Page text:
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Bilogists place mussels in a stream bed while a third person records information in a notebook.
Releasing golden riffleshells mussels and recording their location. Photo by Gary Peeples, USFWS.

Species Status Assessments (SSA)

The Species Status Assessment framework is an analytical approach developed by the U.S. Fish & Wildlife Service to deliver foundational science for informing all Endangered Species Act (ESA) decisions. An SSA is a focused, repeatable, and rigorous scientific assessment. The result will be better assessments, improved and more transparent and defensible decision making, and clearer and more concise documents. The Service is already seeing benefits from this approach.

Ideally, the SSA is conducted at or prior to the candidate assessment or 12-month finding stage, but can be initiated at any time. The SSA is designed to “follow the species” so that information on the biological status is available for conservation use and can be updated with new information. Thus, the SSA provides a single source for species’ biological information needed for all ESA decisions (e.g., listing, consultations, grant allocations, permitting, Habitat Conservation Plans, and recovery planning). The biological analysis and the resulting stand-alone science-focused assessment allow for engagements by states and other partners in the science used to base ESA decisions. Early identification of influences on the species’ condition affords timely opportunities to work with partners to implement conservation efforts in advance of potential ESA decisions.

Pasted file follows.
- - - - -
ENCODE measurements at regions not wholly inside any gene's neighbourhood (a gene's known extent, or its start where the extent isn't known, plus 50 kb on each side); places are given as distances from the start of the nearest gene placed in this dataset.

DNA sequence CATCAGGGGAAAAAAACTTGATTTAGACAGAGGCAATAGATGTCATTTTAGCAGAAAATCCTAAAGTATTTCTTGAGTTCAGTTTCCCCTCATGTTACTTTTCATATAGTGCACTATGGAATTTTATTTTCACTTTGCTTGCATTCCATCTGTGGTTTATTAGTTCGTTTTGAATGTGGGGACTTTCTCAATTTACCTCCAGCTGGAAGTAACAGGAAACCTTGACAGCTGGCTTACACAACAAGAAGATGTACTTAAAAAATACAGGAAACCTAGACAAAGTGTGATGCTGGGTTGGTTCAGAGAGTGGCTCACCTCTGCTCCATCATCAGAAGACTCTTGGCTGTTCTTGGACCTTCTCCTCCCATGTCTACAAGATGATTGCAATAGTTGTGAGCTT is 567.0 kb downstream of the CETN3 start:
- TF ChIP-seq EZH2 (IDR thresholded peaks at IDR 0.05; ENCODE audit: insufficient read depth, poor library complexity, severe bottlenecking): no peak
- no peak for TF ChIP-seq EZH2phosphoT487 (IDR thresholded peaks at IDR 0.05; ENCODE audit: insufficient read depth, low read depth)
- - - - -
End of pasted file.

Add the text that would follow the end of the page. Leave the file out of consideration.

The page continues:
An SSA begins with a compilation of the best available information on the species life history, habitat and taxonomy. Next, an SSA describes the current condition of the species’ habitat and demographics, and the probable explanations for past and ongoing changes in abundance and distribution within the species’ range. Last, an SSA forecasts the species’ response to probable future scenarios of environmental conditions and conservation efforts.

Overall, an SSA uses the conservation biology principles of resiliency, redundancy, and representation (collectively known as the “3 Rs”) to evaluate the current and future condition of the species. As a result, the SSA characterizes a species’ ability to sustain populations in the wild over time based on the best scientific understanding of current and future abundance and distribution within the species’ ecological settings.

An SSA is a biological risk assessment to aid decision makers who must use the best available scientific information to make policy decisions under the ESA. The SSA provides decision makers with a scientifically rigorous characterization of a species’ status that and the likelihood that the species will sustain populations, along with key uncertainties in that characterization. The SSA does not result in a decision directly, but it provides the best available scientific information to guide ESA decisions.

Learn more about species status assessments.

SSAs from the Southeast Region

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